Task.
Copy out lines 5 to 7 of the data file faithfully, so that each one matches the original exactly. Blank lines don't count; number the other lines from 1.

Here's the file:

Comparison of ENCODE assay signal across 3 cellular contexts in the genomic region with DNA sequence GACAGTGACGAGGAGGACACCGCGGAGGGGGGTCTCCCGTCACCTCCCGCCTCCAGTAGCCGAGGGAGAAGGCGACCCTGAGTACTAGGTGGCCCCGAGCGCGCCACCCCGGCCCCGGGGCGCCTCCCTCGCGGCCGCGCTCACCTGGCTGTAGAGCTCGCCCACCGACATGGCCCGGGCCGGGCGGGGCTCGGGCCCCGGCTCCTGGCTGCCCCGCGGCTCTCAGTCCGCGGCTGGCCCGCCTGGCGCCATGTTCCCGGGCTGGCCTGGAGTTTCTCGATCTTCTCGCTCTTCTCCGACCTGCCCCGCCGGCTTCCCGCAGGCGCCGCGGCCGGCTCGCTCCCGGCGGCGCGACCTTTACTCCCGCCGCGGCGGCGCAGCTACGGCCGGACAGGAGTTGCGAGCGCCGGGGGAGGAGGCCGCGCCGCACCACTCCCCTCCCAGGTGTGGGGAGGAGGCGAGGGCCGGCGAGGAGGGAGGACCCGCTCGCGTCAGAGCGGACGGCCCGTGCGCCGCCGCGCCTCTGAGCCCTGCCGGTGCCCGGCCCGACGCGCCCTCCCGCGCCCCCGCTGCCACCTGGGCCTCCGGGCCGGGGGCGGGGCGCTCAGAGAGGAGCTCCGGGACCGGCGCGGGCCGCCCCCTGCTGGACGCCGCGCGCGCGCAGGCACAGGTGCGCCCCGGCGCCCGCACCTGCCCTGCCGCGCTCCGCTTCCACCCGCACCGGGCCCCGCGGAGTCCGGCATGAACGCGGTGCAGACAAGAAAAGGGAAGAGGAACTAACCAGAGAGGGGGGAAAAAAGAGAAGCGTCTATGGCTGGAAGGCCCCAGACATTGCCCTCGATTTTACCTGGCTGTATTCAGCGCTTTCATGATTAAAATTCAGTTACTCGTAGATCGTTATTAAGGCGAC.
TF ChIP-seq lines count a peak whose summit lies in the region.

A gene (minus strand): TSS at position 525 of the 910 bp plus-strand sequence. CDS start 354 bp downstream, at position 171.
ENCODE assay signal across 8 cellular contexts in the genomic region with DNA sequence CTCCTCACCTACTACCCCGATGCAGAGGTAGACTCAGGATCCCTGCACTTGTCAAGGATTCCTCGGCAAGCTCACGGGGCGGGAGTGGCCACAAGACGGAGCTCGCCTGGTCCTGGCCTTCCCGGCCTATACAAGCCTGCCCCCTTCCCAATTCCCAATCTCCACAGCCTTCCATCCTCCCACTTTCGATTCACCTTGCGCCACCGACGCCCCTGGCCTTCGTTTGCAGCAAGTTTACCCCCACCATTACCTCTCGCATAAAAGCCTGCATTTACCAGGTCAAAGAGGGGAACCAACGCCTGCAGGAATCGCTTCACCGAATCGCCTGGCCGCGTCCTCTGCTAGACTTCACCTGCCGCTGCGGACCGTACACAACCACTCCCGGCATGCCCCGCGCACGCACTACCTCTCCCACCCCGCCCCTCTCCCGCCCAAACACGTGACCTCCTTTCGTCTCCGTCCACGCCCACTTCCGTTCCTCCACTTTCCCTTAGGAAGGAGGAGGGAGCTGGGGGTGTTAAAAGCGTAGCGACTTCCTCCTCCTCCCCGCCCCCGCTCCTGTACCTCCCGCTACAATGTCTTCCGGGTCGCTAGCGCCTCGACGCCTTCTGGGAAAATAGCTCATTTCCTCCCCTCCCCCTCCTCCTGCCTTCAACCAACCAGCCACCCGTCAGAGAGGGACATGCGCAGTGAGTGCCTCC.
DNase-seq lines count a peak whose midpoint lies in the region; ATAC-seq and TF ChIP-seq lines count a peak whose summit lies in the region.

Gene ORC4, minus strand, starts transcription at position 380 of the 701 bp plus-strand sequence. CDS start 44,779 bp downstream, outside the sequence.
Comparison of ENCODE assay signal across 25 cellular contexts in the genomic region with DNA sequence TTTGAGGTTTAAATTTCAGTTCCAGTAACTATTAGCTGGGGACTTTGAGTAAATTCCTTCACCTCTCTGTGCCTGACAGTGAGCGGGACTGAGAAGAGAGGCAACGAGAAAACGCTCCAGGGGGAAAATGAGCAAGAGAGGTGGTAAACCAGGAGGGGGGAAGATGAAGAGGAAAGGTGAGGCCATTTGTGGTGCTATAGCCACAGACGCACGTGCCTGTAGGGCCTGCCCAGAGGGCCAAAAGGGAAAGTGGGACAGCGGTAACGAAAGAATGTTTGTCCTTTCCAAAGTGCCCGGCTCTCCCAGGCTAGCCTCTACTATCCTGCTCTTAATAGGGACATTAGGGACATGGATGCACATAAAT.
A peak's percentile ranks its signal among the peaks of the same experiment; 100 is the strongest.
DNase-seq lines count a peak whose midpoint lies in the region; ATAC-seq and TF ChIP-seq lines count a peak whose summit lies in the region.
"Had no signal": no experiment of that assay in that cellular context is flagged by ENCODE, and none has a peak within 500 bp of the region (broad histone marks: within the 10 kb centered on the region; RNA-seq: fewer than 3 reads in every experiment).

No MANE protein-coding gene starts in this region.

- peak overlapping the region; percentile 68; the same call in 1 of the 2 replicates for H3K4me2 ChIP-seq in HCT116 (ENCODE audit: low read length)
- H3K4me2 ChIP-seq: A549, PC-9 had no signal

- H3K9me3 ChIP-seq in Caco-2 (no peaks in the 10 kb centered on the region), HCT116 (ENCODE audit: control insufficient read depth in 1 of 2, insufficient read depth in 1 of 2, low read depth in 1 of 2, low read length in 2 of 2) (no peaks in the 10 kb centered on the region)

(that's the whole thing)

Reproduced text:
DNase-seq lines count a peak whose midpoint lies in the region; ATAC-seq and TF ChIP-seq lines count a peak whose summit lies in the region.

Gene ORC4, minus strand, starts transcription at position 380 of the 701 bp plus-strand sequence. CDS start 44,779 bp downstream, outside the sequence.
Comparison of ENCODE assay signal across 25 cellular contexts in the genomic region with DNA sequence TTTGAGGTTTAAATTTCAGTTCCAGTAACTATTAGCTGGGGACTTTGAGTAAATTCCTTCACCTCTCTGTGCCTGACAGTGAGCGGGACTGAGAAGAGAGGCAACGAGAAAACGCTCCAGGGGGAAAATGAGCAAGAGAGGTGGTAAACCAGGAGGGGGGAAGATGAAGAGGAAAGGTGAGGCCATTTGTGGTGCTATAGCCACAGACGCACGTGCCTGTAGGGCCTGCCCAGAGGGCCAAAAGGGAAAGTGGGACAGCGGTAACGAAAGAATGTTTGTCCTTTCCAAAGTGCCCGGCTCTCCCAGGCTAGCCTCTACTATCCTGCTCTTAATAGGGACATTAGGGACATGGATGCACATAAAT.